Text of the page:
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- Published on Amazon.com
T.V Paul takes on one of the world's most intriguing and dangerous states: Pakistan. In so doing, he weaves a compelling narrative and brings together a range of theoretical approaches. In the first instance, Paul is curious why Pakistan has so obviously failed to become a stable, strong state despite decades of focus on security, often to the exclusion of everything else (eating grass to enable nuclear weapons development for example). Attending this focus on security is the fact that Pakistan is in one of the more volatile regions on the planet, with four wars being fought with India since Partition (three started by Pakistan and the fourth, the Bangladesh War, the result of mass West Pakistani killing in what was then East Pakistan). The failure to form a strong state in Pakistan is particularly curious given Tilly's argument that, at least in Europe, war made the state and the state made war. Paul argues that much of Pakistan's failure can be traced to what Paul calls its 'Geopolitical Curse'. Pakistan for most of its independent history has occupied a key geopolitical strategic space that has allowed it to become dependent on foreign aid, largely from the US but also Saudi Arabia, weakening its institutions and enabling the overwhelming dominance of the military in political affairs. Paul's nuanced argument is not purely structural, however. While Pakistan has a 'Geopolitical curse', it is not alone in its affliction and structure is not destiny, and therein lies the role of agency. Paul explores not only the structures that enabled the rise of the warrior state, but also the decisions and priorities of Pakistani governments that made Pakistan what it is today. Structure enables, agency creates, and Paul does a wonderful job of exploring the nexus.
In reference to my point about bringing together multiple theoretical concepts and approaches, Paul highlights the costs of security, something securitization theory has long warned. Pakistan's focus on security has come at the expense of development and corroded the relationship between state and society. While securitization theory has warned of such costs, Paul brings them to life through his careful engagement with Pakistani politics and history. In addressing this issue, Paul also joins a literature, embodied by Andrew Bacevich, concerned with the creeping militarization of governance. He also highlights the role of ideas and how ideas shape the ways governments and leaders understand their world, something constructivists have long argued. Speaking to scholars of strategy and the revolution of military affairs (RMA), Paul notes that war has not had the same state building effect in Pakistan as it had in European states, suggesting intriguing changes in the relationship between politics and war traced to changes in the nature of war and war-making technology.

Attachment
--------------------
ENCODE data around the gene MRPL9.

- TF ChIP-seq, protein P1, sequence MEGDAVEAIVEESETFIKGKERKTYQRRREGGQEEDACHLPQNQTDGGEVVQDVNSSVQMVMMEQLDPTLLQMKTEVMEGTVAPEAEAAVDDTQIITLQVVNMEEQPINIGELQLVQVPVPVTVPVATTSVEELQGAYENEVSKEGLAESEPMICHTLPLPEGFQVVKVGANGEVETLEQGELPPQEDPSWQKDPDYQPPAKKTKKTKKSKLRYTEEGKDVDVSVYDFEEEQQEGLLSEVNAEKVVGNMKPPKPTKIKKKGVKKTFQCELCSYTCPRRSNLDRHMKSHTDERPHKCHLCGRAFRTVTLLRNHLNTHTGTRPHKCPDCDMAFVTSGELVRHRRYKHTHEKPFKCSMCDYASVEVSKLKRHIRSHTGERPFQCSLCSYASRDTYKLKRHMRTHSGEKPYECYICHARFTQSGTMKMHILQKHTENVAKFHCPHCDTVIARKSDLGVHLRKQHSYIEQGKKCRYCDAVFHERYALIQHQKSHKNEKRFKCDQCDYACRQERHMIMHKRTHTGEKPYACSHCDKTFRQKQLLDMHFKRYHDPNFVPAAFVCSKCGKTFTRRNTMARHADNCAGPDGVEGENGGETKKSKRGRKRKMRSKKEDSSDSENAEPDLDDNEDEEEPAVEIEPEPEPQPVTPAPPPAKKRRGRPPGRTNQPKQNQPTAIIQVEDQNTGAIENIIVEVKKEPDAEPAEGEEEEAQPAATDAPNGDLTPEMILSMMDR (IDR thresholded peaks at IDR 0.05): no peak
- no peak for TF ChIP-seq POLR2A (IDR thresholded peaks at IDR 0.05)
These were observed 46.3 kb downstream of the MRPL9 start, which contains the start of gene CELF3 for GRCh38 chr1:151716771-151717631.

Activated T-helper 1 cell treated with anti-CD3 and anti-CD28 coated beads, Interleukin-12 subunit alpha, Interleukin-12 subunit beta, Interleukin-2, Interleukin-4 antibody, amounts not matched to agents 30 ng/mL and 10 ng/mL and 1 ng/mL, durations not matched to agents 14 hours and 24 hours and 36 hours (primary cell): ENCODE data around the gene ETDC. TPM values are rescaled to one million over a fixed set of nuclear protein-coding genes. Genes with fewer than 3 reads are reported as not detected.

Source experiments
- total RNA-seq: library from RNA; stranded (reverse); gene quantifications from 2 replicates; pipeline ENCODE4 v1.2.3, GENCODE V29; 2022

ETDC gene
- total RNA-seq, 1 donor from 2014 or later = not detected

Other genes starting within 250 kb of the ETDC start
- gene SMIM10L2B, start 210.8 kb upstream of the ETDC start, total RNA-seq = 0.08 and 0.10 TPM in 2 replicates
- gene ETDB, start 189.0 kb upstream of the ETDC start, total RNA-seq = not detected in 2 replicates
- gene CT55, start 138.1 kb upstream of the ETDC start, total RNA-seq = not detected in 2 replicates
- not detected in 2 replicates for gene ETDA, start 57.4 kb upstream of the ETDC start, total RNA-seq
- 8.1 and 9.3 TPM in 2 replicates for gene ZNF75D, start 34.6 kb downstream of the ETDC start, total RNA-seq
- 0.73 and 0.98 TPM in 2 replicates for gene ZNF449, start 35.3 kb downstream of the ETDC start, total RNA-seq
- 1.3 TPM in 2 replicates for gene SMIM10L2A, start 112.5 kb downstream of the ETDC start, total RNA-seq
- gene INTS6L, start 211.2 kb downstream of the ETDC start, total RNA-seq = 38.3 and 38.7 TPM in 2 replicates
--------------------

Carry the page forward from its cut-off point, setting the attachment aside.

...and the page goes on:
The book isn't perfect. Undoubtedly, some generalizations and simplifications are made (one that struck me was Paul's claim that the Soviet Union dissolved primarily because of an excessive focus on national security--certainly this is an important part of the story, but I am not sure a greater focus on development would have resulted in a unified Soviet society). But no book is perfect, and these issues are minor and do not detract from Paul's argument or the convincing evidence he marshals to support his case. This is an extremely interesting and important book, and scholars as well as the interested layperson will greatly benefit from its reading.
If I may, a brief note on how to read the reviews of Paul's book. Without a doubt, the book will be at the mercy of the same polarized attitudes that manifest in South Asia. Thus, a Hindu nationalist might criticize Paul for not tracing the root of Pakistan's dysfunction to Pakistani religious culture, while a Pakistani might take issue with the very idea that Pakistan has a problem. Both would be wrong. The Hindu nationalist is wrong because, while religion certainly plays a role in national behavior, it is far from deterministic (as the multitude of badly behaving actors in all religions attests). For the Pakistani nationalist, Pakistan clearly has deep rooted problems, and ignoring them won't make them go away. Clearly, a grain of salt is needed.